While this is a very interesting article, I still do not see the danger in stopping at a red light. Set 5 had the least exposure to these particles. Set 5 is actually most similar to the conditions that I drive under. Since spending time as a red light only lasts a few minutes at most, I really do not see the harm. What is the hazard? How harmful are the nanoparticles? The exposure is very low. Because of this, the risk might not be as high as you think. Also, while the results seem reliable, it is only one study. Many studies should be conducted to see if the results of this study actually hold true. There is not enough information to draw a valid, firm conclusion.

  2. Kelsey Donehower

    I never would have thought that safely being stopped at a red light was bad for you. You are probably the safest in the car when you are stopped at a red light, or at least that is what I thought. This post was extremely fascinating and will definitely affect how I sit at a red light. I thought it was interesting how there was an actual study done on this and I liked how you included charts. I found this article that agrees with everything you said and it also said a way to lower the exposure to these particles is by keeping a distance between your car and the car in front of you. Really awesome post!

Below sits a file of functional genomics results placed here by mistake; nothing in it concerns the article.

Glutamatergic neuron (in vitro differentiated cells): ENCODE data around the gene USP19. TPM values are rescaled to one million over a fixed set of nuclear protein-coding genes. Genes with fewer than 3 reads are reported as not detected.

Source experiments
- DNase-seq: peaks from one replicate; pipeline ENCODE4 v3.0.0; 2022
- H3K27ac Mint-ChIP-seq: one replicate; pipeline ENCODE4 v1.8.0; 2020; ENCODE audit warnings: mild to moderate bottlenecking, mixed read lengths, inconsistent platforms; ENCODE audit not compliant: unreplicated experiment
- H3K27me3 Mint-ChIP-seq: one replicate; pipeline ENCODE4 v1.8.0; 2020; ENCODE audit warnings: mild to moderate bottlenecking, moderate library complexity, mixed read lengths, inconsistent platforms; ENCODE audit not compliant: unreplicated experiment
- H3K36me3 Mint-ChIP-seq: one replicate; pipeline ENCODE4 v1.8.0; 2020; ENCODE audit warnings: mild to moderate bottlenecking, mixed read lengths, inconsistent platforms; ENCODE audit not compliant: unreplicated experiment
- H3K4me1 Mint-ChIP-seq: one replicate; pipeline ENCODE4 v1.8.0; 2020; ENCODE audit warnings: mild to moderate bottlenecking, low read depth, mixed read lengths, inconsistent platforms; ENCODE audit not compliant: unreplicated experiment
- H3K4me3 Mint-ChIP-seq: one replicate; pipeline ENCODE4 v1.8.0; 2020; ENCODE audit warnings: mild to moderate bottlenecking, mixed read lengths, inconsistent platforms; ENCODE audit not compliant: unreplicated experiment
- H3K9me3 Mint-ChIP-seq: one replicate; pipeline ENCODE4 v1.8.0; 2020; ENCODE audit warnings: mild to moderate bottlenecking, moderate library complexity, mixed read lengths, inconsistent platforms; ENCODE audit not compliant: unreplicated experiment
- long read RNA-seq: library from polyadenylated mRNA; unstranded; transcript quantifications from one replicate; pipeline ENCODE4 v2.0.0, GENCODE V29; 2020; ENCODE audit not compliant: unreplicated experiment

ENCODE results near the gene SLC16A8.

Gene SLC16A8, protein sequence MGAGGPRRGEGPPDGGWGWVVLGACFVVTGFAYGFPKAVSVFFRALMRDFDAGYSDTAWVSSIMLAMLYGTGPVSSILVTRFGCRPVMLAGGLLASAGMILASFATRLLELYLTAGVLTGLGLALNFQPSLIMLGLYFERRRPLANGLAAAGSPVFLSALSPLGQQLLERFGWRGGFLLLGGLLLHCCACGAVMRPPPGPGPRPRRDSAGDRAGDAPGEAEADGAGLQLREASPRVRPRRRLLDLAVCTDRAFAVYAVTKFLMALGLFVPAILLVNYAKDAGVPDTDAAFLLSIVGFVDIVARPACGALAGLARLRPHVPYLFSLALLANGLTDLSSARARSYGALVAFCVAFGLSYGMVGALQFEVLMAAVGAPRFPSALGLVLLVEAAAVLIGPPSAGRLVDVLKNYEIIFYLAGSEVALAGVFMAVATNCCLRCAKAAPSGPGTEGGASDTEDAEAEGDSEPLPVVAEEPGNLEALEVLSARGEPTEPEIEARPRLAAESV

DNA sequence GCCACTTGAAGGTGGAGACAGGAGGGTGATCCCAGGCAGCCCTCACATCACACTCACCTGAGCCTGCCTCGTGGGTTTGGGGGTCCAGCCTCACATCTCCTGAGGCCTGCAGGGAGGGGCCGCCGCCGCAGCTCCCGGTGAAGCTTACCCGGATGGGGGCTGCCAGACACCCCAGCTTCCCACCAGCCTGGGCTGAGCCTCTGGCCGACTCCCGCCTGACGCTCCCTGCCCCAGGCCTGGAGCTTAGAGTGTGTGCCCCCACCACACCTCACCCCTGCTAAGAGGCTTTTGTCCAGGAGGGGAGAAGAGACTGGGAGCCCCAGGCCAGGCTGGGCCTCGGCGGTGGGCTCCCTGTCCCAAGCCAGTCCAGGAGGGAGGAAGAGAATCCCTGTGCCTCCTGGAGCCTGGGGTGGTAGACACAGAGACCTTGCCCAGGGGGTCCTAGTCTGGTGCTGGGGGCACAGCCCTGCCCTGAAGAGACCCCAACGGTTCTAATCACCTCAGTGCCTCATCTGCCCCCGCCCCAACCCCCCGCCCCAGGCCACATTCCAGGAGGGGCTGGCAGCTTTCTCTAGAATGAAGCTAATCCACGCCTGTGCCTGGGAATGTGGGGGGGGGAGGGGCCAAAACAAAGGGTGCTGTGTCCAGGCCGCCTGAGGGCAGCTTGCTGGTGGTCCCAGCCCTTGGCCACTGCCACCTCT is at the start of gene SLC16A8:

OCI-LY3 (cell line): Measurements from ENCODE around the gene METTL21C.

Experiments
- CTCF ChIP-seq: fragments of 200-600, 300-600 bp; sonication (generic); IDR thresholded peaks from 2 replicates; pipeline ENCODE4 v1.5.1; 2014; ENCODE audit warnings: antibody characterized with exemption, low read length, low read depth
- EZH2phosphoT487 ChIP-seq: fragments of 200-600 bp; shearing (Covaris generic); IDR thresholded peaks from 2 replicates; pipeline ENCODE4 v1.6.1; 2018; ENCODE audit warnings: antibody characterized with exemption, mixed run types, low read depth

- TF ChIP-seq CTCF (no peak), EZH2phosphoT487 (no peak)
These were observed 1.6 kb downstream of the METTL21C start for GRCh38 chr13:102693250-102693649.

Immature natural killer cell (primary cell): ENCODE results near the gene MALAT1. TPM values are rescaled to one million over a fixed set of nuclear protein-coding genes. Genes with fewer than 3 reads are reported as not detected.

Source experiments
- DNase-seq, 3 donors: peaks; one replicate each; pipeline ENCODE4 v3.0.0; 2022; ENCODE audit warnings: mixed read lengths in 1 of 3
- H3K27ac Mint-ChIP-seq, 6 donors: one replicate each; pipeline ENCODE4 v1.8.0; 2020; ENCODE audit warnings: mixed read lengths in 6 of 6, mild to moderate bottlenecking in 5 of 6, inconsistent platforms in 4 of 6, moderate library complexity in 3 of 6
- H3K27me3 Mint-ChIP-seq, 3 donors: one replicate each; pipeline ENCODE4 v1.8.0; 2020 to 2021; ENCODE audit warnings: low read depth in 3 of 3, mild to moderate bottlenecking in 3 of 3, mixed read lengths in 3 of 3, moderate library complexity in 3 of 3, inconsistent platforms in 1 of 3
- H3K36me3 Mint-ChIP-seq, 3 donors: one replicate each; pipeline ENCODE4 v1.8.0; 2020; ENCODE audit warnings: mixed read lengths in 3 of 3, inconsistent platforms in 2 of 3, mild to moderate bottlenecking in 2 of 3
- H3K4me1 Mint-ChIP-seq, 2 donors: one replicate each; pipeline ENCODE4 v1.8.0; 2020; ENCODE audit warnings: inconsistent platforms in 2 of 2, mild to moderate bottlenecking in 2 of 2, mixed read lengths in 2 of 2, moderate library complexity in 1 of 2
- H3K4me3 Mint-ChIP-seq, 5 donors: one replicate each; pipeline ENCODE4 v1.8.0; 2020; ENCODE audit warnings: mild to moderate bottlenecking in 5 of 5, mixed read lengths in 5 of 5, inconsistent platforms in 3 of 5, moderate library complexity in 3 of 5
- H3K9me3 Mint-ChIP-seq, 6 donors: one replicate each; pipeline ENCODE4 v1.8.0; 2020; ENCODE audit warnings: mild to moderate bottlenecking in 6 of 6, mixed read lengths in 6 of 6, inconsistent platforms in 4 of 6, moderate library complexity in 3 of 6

3. Madisen Lee Zaykowski

    I’m curious as to how you thought of this topic! it was different thanI first expected it was going to be, and never thought about something so little having any repercussions because we all know to stop at red lights. Out of curiosity, I found a website that further explained nanoparticles, and what other purposes they could be used for called “Nanoparticle Applications and Uses. “ It was interesting too read about how they can be used in medicines and in other things we use throughout the day, like electronics. Nevertheless, I am glad that I now know some tips to avoid exposure to the negative nanoparticles when stopped at a stop light.

  4. Daniel Liam Cavanaugh

    Before reading this blog, I tried to think of a reason for how red lights could be bad for you, but couldn’t come up with anything. What you proposed definitely makes sense and is enough for me to be watchful for it in the future. I have some questions, though. Are these nanoparticles released with the gas from cars? What is harmful about these nanoparticles? How do they affect us? Are traffic lights the most dangerous places to be in terms of nanoparticle exposure? If you want to further your research into this topic, here’s another source: For your next blog, a similar, interesting topic would be to discuss carbon monoxide emissions from cars. It seems like carbon monoxide exposure inside cars may be higher than we realize. A blog on this topic would be very informative. Here’s a source if you’re interested.

  5. Elyssa Paige Woods

    This is a topic that I have never given much though about. When doing some research I found that the part that causes the most health issues is when the light goes from red to green and a car has to “rev” its engine to start up again. This is when most of the nanoparticles are released causing health concern. What I would like to know though is a solution to this problem? It is not like the whole world can get rid of red lights and traffic jams. This is something to think about if you or anyone else were to do more research on this topic. Overall, really interesting topic choice!